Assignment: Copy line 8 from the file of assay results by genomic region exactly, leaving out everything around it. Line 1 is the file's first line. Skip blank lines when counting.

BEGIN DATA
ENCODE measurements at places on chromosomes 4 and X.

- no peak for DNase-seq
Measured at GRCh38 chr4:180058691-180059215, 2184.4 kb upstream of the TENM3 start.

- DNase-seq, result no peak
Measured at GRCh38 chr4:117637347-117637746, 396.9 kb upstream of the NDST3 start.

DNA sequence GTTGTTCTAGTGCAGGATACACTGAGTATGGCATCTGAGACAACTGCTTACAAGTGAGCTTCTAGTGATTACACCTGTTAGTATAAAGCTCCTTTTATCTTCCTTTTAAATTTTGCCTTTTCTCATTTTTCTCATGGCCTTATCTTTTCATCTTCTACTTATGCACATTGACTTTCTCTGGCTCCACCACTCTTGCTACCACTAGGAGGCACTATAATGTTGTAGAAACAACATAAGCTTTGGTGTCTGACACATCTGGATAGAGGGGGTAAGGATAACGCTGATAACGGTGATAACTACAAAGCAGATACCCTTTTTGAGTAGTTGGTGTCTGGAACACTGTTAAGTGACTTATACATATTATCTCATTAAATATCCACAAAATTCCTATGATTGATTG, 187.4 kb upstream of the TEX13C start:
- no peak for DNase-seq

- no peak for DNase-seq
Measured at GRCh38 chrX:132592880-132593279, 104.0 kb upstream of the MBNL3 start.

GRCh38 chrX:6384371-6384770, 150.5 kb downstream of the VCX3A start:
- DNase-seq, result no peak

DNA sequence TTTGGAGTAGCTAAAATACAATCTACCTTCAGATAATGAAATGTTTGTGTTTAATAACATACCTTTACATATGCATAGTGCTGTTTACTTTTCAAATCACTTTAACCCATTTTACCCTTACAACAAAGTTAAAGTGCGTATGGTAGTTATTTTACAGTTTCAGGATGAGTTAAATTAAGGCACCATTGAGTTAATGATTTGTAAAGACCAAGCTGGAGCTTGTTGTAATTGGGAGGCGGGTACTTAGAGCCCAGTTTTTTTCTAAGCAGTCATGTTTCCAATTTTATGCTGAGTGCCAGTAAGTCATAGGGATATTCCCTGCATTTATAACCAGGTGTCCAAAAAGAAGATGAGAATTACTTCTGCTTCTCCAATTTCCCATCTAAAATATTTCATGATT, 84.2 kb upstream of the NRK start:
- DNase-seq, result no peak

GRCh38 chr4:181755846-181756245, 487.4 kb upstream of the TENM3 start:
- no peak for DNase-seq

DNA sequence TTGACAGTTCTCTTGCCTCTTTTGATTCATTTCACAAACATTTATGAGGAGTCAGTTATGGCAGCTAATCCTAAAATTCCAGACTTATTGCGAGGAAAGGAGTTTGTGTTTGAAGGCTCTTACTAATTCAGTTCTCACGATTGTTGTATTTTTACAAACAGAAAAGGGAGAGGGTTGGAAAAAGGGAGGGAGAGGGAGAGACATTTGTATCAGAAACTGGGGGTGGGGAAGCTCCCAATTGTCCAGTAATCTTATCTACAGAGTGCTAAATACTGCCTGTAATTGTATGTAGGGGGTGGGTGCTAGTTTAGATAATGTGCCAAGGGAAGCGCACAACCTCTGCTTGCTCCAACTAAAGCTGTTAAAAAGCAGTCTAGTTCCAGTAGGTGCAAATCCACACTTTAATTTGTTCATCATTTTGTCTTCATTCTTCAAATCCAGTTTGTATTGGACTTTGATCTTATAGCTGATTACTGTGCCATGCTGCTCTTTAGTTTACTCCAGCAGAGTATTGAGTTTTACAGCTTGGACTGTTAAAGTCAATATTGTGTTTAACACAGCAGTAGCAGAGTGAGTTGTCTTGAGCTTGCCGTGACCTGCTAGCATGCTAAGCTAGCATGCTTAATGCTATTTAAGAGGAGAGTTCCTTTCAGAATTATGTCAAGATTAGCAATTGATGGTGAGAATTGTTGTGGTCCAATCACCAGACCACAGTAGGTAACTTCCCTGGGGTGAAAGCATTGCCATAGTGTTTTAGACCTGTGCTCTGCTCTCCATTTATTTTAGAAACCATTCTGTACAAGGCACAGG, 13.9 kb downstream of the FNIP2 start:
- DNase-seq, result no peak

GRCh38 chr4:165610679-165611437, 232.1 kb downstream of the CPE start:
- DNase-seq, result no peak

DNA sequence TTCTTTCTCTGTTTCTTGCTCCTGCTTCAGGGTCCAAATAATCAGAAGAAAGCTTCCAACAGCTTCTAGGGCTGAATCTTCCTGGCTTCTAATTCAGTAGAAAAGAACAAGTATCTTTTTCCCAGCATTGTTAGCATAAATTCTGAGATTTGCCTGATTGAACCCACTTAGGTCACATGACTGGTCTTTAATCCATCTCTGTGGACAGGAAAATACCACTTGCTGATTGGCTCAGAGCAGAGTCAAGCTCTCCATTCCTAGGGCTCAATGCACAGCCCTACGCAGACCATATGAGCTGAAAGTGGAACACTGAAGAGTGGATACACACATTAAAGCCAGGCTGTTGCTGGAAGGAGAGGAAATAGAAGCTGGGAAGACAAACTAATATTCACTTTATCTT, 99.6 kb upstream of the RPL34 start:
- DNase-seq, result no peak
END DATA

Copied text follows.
- no peak for DNase-seq